Tuesday, July 10, 2012

how not to pull someone over

i don't tell many stories here, but sometimes i encounter something that bares closer scrutiny.

a couple weeks ago i was walking from the office to the bus stop when i passed what appeared to be some kind of law enforcement officer (judging by the uniform he was wearing) pulling over another vehicle. the officer had already exited his vehicle, trained some kind of tripod mounted equipment on the suspect vehicle, and was approaching the suspect vehicle as i came on the scene. the officer opened the passenger side door and leaned into the vehicle, apparently searching it, while the suspect driver remained in the driver's seat.

now, that alone seems a little strange to me after having seen plenty of cop shows; but it gets better, because you see the officer's own vehicle had it's windows rolled down and it's trunk wide open while he was half inside the suspect vehicle, distracted by the task at hand, and no doubt his view of his own vehicle would have been obscured even if he had been keeping an eye on it. imagine for a moment what kind of mischief i, or some other passer-by, could have gotten into with such unfettered access to an officer's vehicle and all it contains. the officer was in no position to see me, let alone stop me. it's a good thing i'm such an honest citizen or something much worse could have happened.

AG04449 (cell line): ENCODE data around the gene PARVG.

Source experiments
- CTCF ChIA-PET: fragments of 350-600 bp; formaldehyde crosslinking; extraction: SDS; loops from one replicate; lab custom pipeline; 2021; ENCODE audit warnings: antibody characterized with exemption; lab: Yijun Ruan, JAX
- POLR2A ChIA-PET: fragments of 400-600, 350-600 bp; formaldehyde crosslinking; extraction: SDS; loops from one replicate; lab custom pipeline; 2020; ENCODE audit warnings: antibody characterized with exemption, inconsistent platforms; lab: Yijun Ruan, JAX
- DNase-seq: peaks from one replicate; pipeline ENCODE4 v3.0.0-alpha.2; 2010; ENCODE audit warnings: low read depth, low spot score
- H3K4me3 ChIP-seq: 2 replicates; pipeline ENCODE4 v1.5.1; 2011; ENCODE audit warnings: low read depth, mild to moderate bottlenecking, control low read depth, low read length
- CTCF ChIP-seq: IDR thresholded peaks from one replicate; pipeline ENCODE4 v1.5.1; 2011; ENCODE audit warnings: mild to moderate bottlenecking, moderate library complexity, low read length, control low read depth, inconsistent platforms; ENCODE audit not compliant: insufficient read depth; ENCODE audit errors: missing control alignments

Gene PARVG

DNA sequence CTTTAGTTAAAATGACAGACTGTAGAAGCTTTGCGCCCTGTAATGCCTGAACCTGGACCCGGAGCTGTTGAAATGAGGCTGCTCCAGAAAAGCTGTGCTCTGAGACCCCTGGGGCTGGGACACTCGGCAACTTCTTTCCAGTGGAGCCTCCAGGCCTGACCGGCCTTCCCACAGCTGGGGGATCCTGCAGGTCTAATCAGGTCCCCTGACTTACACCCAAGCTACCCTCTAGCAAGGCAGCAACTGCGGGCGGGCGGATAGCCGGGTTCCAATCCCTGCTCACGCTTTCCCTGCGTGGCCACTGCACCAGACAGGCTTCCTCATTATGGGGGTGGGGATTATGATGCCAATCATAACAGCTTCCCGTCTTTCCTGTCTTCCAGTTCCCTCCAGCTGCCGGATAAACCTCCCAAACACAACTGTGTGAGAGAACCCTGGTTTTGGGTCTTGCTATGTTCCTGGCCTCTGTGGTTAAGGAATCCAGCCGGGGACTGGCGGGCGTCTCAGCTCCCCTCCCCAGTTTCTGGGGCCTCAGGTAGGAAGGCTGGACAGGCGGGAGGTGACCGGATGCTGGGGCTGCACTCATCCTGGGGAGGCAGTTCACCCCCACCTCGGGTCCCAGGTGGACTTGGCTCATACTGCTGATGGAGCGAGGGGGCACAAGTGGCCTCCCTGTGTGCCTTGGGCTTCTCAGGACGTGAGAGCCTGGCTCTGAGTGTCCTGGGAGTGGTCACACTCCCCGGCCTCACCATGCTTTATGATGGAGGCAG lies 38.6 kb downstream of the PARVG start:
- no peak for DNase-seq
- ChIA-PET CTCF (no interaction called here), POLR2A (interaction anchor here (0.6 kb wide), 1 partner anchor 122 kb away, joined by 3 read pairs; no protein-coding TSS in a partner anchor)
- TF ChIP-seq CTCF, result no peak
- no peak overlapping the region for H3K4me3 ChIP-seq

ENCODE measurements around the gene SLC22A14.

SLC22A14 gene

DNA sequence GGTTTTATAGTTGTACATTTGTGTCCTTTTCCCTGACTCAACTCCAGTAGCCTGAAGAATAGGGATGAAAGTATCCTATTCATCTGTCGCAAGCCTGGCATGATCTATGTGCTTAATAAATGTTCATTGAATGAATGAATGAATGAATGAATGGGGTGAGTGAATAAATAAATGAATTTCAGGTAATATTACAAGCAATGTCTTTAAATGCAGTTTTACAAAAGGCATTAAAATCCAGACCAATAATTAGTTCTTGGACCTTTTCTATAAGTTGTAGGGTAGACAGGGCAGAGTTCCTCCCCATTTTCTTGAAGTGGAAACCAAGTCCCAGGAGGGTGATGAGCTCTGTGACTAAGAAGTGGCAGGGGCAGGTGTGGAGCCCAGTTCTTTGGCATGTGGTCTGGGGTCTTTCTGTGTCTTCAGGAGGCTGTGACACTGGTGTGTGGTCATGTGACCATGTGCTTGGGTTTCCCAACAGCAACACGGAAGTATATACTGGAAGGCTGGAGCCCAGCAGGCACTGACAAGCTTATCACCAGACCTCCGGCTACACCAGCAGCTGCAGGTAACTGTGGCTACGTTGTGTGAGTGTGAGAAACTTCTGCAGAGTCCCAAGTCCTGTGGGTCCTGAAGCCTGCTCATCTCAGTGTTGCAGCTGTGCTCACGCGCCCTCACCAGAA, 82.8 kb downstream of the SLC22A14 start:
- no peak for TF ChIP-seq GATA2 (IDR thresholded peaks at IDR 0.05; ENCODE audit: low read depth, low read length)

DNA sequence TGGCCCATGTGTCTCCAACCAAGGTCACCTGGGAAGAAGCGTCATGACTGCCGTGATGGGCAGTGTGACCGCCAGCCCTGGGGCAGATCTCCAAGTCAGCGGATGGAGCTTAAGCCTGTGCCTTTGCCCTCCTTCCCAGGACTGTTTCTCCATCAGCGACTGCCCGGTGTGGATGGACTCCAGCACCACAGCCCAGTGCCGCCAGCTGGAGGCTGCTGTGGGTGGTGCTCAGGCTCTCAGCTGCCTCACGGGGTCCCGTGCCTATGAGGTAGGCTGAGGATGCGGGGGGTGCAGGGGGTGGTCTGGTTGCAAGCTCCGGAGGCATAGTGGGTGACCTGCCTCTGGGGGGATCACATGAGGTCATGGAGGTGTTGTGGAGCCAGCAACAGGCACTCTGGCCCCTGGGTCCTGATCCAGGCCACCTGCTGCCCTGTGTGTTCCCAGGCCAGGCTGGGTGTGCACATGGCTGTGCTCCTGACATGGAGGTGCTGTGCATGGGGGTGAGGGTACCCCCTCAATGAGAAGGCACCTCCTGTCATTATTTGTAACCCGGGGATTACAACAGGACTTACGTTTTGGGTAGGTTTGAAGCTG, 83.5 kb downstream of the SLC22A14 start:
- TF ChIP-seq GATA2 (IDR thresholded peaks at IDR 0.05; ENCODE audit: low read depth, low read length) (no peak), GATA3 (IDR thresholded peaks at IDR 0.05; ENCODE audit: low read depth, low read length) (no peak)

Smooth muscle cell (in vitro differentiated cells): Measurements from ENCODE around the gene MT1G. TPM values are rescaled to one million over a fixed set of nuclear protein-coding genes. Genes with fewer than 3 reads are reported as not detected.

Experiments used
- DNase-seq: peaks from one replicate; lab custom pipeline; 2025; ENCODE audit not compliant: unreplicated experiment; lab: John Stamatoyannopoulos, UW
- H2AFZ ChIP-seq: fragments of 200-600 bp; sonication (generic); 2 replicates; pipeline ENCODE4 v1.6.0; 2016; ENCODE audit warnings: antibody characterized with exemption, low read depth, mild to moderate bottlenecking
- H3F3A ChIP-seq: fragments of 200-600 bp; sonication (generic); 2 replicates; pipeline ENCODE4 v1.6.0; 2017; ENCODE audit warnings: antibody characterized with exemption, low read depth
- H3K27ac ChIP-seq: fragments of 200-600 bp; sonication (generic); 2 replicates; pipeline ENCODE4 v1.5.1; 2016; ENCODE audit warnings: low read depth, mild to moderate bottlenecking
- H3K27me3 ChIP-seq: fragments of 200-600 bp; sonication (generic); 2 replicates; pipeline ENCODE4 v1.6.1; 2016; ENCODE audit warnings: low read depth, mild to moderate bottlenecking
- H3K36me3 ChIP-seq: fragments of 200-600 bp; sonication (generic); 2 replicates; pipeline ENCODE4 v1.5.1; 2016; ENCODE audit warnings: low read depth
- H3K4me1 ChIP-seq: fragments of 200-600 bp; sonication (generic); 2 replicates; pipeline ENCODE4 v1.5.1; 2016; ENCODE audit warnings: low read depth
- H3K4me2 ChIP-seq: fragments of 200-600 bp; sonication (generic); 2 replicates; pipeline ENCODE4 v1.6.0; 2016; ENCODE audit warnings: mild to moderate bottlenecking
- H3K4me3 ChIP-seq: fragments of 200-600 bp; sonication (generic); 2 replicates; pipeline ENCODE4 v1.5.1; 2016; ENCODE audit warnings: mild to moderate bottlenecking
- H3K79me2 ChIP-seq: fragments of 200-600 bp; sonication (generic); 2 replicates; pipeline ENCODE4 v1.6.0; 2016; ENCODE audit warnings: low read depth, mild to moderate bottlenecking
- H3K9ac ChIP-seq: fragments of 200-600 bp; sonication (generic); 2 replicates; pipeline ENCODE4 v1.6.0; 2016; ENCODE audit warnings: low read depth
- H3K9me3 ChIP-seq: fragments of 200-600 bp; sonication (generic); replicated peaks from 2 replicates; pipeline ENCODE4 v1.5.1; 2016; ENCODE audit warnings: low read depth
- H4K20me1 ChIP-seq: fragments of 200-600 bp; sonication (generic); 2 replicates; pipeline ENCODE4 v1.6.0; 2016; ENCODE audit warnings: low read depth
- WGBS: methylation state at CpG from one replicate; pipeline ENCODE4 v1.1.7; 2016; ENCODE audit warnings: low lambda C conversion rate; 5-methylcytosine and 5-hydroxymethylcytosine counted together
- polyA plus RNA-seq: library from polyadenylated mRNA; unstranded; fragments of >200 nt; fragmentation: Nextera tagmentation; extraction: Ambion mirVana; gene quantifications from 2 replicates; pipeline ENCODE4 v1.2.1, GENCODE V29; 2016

those in a position of authority often have special privileges including the ability to carry and use equipment that the average person doesn't have. what they must also realize is that with that comes special responsibility to maintain control over such equipment at all times. of course, if i was instead witnessing the filming of some ultra-low-budget crime drama, i think similar principles still apply.